Tuesday, November 6, 2012

White Rock Kansas

Republe County, 1884.
White Rock Township Map, 1884.
On the county Map White Rock can be found in Township 2-South and Range 5-West. 
On the Township Map, White Rock can be found in section 7.
Business men of White Rock Township who used White Rock as their P. O. address as of 1884.  http://www.kansasmemory.org/item/224009/page/45
White Rock Post Office.
Post Office open July 27, 1870 and ran to September 15, 1900.
History & Biogaphical Sketches of White Rock, 1883.
White Rock Kansas, 1912.
White Rock, a village of Republic county, is located on the west side of the Republican river in White Rock township about 14 miles north, west of Belleville, the county seat. It was the first settlement west of the Republican river and was settled in 1866 by Thomas Lovewell. The town was laid out in 1871. Indian outrages were common and before 1870 some 25 people were either killed or carried away from this settlement. At one time White Rock was an important point. It was in the path of the leading emigrant route from Nebraska to the homestead territory. In 1873 there were 3 general stores, a sawmill, a corn mill and a hotel. At present there are no business houses, only about 30 people, and the mail conies by rural route from Courtland.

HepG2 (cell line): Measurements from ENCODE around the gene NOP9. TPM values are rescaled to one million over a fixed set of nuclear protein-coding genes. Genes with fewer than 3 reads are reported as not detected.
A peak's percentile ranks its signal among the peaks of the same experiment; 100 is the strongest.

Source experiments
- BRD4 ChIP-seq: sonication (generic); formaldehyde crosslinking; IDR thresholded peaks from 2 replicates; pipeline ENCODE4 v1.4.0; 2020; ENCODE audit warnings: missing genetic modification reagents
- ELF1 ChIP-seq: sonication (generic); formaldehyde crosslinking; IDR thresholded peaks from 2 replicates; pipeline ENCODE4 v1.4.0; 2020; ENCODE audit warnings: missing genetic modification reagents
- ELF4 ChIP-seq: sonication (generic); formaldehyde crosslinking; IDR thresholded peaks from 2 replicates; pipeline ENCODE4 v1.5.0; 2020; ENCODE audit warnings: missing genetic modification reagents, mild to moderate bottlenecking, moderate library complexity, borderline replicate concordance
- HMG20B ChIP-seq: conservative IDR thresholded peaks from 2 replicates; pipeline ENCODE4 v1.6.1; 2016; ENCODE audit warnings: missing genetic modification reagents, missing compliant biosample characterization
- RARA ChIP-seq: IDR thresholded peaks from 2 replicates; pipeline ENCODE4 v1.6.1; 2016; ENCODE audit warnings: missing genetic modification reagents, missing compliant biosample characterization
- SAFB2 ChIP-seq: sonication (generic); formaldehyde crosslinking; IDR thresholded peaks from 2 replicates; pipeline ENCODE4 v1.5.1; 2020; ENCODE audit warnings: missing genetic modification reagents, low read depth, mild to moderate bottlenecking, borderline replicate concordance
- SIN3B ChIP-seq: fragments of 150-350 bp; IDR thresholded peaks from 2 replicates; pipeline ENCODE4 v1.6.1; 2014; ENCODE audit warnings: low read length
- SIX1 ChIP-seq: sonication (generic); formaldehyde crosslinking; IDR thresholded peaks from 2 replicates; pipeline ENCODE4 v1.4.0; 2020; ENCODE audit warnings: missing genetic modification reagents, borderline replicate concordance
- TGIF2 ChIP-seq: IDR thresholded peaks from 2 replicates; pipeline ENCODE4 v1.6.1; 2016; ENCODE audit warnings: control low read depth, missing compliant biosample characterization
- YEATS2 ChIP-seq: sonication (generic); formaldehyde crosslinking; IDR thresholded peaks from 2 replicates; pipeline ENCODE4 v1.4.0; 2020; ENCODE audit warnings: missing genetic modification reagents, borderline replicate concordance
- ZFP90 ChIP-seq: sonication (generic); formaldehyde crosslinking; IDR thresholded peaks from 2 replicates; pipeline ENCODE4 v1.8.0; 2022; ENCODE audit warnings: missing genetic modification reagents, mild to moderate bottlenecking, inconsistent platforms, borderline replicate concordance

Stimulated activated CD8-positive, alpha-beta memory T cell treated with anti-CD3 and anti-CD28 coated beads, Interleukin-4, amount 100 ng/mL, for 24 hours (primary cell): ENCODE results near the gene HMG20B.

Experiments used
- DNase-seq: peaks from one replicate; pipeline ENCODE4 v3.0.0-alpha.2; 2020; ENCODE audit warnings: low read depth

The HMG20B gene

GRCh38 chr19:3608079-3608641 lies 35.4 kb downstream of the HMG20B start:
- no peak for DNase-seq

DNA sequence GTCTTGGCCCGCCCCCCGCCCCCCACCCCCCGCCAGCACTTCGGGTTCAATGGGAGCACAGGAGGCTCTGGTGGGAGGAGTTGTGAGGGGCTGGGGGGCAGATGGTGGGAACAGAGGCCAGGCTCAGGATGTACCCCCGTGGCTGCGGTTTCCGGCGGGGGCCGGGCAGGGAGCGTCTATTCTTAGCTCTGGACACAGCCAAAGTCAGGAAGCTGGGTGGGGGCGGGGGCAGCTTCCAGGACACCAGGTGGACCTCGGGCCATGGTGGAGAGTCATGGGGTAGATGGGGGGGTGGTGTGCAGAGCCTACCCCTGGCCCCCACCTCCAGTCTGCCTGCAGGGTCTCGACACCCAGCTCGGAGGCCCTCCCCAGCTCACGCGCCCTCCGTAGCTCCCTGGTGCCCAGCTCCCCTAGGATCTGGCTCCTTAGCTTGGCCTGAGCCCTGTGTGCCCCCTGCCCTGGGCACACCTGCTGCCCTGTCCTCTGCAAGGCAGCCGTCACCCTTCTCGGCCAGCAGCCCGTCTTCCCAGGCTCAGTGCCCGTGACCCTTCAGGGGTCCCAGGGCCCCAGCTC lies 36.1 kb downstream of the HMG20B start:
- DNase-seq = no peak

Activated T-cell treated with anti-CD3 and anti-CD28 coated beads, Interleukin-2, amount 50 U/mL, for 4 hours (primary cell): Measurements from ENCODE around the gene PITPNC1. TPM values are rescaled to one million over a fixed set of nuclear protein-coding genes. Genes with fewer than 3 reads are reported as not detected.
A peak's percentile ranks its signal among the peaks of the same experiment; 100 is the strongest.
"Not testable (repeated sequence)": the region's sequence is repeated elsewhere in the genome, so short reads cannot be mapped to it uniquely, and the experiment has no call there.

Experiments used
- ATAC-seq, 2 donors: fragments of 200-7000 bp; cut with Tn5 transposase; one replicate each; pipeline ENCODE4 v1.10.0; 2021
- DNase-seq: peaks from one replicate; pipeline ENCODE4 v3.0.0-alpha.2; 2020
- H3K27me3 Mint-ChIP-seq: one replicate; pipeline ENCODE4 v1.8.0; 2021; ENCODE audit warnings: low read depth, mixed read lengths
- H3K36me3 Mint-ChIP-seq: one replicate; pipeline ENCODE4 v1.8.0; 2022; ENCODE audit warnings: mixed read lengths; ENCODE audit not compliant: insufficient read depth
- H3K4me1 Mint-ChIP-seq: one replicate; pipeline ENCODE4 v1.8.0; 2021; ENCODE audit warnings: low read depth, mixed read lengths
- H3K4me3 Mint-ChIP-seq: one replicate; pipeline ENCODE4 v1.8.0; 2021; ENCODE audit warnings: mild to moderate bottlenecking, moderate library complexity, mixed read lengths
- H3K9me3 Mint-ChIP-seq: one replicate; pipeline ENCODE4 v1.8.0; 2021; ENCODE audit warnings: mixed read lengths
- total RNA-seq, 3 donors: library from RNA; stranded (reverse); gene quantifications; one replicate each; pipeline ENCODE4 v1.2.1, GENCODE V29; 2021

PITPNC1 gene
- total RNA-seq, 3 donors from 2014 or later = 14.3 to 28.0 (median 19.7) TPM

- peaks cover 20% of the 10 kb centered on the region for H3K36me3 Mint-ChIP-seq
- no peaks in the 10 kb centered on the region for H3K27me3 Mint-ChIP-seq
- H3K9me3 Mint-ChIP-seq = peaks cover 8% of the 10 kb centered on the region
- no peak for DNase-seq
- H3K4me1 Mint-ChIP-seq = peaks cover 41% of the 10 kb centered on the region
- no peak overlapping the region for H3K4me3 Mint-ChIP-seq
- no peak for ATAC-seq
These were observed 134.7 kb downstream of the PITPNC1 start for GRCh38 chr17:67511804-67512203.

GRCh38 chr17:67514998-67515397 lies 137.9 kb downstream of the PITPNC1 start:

White Rock Massacre.

White Rock Massacre.  Early in April, 1867, a small band of Cheyennes found their way into the settlements on White Rock creek, and under the guise of being friendly Otoes, were admitted into the home of a settler named Ward and given food. One of the savages noticed a rifle belonging to the host and, taking it down, shot him as he unsuspectingh- smoked his pipe. The two Ward boys made a dash for their lives, the Indians firing at and wounding one of them fatally. Mrs. Ward barricaded herself in the house and waited the next move of the savages, who procured an ax, chopped down the door and looted the house. The confiscated plunder was loaded on two mules, the property of Mr. Ward, and, with Mrs. Ward as prisoner, the Indians hurriedly left to join their tribe on the Solomon. Cloud and Clay county settlers started in pursuit, but as the Indians had several days' start they were never overtaken. The fate of Mrs. Ward was never learned.

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